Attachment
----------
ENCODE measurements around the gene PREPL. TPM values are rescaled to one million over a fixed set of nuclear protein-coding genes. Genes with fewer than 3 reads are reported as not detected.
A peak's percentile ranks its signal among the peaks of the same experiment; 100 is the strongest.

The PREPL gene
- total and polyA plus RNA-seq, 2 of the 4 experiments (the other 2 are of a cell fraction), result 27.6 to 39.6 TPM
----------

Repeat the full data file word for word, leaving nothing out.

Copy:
ENCODE measurements around the gene PREPL. TPM values are rescaled to one million over a fixed set of nuclear protein-coding genes. Genes with fewer than 3 reads are reported as not detected.
A peak's percentile ranks its signal among the peaks of the same experiment; 100 is the strongest.

The PREPL gene
- total and polyA plus RNA-seq, 2 of the 4 experiments (the other 2 are of a cell fraction), result 27.6 to 39.6 TPM